Depending on where you are on Maui, the weather conditions can be very different. It can be snowing in one area (OK, the summit of Haleakala, specifically) and 85 and sunny on the beach. That’s an extreme example. Less extreme is it can be pouring down rain near the airport, but 15 miles away at the same elevation in Kihei it can be blue skies and sunny. Why? Here’s a quick guide to help you figure out Maui’s wacky weather patterns.
First, a quick primer. Maui is generally broken down into four regions, central, leeward, windward and upcountry. The reason for the wild weather swings is due to a few factors:
- Haleakala and the West Maui Mountains. These mountains keep rain locked on one side of the mountain. For example, the east side of the West Maui Mountains will receive 400 inches of rain a year. But the west side of the mountains (Lahaina) will receive around a foot of rain a year.
- Another factor in the weather, also related to the mountains, are the winds. The trade winds, arrive from the northeast for about 80% of the year. When they are blowing, they will wrap around the mountains, causing a jet stream-like action, increasing its force. We’ll go deeper on this phenomenon later in the article. The other winds on Maui, called Kona Winds, come from the south. They tend to bring with them vog (volcano ash fog) from the Big Island and are generally less strong than the trade winds.
- Finally, half the island is within 5 miles of the ocean. This creates a strong marine influence for these parts of Maui, but the other half of the island sees no effects.
Maui’s Four Main Regions
When you land at the airport, you’re in Central Maui. Central Maui is basically Kahului and Wailuku. Wailuku is the home of the government buildings and sits at the base of the West Maui Mountains. Because of it proximity to the mountains, Wailuku tends to be wetter than Kahului. But, being trapped between the West Maui Mountains and Haleakala, both towns feature warm temperatures while having less wind and higher humidity than the leeward side of the island.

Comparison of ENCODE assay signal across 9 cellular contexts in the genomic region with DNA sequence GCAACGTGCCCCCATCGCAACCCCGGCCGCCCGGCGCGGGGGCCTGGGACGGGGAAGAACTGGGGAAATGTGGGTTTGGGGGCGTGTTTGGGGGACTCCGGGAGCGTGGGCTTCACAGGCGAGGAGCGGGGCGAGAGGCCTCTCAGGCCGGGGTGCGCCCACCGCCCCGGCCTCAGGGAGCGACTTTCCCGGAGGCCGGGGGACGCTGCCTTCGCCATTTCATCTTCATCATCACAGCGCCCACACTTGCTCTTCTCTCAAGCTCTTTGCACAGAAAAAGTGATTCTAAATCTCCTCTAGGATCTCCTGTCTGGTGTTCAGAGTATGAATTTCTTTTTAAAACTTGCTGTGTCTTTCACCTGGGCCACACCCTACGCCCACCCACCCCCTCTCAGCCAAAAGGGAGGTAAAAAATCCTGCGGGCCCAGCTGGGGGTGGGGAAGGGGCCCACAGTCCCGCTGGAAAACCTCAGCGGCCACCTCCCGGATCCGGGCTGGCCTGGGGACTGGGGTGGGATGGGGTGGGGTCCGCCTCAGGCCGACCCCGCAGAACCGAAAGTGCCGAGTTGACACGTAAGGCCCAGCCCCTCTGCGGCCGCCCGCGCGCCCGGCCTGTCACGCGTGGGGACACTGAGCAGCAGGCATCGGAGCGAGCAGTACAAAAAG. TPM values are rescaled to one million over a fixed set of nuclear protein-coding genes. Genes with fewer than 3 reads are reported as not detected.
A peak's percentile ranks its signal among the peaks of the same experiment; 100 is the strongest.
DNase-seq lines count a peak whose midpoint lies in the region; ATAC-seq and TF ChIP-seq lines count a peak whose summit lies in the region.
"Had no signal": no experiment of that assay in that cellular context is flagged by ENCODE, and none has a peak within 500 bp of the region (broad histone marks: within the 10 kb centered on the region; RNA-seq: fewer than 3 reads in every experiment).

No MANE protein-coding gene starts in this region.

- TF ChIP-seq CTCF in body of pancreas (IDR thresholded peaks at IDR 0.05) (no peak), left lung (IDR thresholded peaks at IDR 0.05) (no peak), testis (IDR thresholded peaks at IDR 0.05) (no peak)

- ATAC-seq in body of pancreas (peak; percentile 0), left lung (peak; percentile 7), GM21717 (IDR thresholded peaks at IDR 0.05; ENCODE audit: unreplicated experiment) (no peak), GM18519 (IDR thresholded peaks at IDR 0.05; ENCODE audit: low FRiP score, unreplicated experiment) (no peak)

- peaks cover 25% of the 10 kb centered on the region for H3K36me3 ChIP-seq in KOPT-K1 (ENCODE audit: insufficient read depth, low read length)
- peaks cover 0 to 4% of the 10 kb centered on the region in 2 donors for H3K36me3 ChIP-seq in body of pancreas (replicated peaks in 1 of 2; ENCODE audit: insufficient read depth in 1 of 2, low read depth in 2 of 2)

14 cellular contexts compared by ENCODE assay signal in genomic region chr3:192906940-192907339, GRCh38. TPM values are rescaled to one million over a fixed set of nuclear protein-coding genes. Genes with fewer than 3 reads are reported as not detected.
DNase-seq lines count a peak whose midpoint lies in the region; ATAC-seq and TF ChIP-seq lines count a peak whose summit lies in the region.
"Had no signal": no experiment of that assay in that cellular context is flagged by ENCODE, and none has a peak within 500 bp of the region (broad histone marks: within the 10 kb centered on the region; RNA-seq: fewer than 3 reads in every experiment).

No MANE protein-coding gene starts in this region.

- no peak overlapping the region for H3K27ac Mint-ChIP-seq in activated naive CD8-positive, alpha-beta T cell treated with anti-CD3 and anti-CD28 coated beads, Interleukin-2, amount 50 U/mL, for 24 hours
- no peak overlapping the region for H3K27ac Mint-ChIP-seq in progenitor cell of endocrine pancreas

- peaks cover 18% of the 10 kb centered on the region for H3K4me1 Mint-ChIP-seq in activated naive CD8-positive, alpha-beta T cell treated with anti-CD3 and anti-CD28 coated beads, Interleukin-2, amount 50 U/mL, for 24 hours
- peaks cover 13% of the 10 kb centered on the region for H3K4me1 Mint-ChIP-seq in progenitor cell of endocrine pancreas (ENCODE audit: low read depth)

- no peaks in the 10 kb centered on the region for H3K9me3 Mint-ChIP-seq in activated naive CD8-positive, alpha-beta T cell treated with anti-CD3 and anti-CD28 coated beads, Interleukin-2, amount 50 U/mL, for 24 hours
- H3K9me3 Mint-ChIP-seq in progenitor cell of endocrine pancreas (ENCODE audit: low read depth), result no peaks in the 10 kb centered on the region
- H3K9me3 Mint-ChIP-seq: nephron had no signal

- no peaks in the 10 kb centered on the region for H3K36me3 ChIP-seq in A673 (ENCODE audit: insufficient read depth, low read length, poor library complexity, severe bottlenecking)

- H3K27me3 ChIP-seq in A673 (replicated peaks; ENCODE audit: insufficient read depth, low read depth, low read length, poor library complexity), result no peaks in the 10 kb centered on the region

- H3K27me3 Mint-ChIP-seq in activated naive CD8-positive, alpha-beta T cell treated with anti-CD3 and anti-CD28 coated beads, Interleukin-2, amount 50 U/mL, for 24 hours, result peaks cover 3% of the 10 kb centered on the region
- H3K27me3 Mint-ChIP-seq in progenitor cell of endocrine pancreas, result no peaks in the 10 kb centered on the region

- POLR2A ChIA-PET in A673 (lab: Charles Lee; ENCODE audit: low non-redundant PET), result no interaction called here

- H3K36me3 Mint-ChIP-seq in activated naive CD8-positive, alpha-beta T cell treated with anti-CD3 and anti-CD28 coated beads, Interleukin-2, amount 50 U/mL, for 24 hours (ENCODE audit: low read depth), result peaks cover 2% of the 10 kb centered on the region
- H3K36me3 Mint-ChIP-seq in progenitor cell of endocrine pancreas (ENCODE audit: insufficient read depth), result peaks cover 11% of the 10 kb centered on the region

The most popular region for visitors is the leeward side, which consists of the south shore (Kihei/Wailea/Makena) and the west side (Lahaina, Kaanapali and Kapalua). Here is where the trade winds really come in to play. The West Maui Mountains splits the winds. As the winds on the north side of island blow, they will continue to hug the north shore, but these same winds will also be funneled between the West Maui Mountains and Haleakala. This blast of wind ends up releasing in Maalaea then wrapping along the Kihei/Wailea coasts. This is why it can be so incredibly windy in the Maalaea harbor and the south shore. Seeing whitecaps in the Maalaea Harbor is common. The mountains that funnel the winds though, also block the rain from coming over to the leeward side, which is why it’s the sunniest, warmest and driest part of the island. Just take note of the afternoon winds, which can make the beach, with sand being kicked up, a bit unpleasant.
The coolest part of the island can get downright cold in the winter (the 40s are not unusual). When people say “upcountry,” they’re generally referring to the Makawao-Pukulani-Kula area. The highway from Kula to Haleakala is also considered upcountry. Upcountry, which is between 1,700 to 4500 feet elevation, is a popular location for residents to reside because of the cooler temperatures, which average in the 70’s and low 80’s vs. the 80’s and low 90’s of the leeward side. Upcountry also has far less humidity, especially compared to Central Maui. Generally speaking, Upcountry has the most comfortable climate.
Consisting of the north shore (Paia/Haiku) and the east side (Hana) of Maui, the windward side is noted for its high winds in Paia and rain around Hana. The northeast trade winds in Paia create legendary conditions for kite boarding and windsurfing. In fact, it’s considered one of the best locations in the world for these activities. Meanwhile, down the road on the Hana Highway, if you stay at around sea level, the weather isn’t noticeably more wet. But as you climb elevations along the side of Haleakala, you’ll be entering rain forests where it rains 365 days a year.
Do you have any questions about Maui’s weather? Ask below in the comments, and we’ll try to assist you.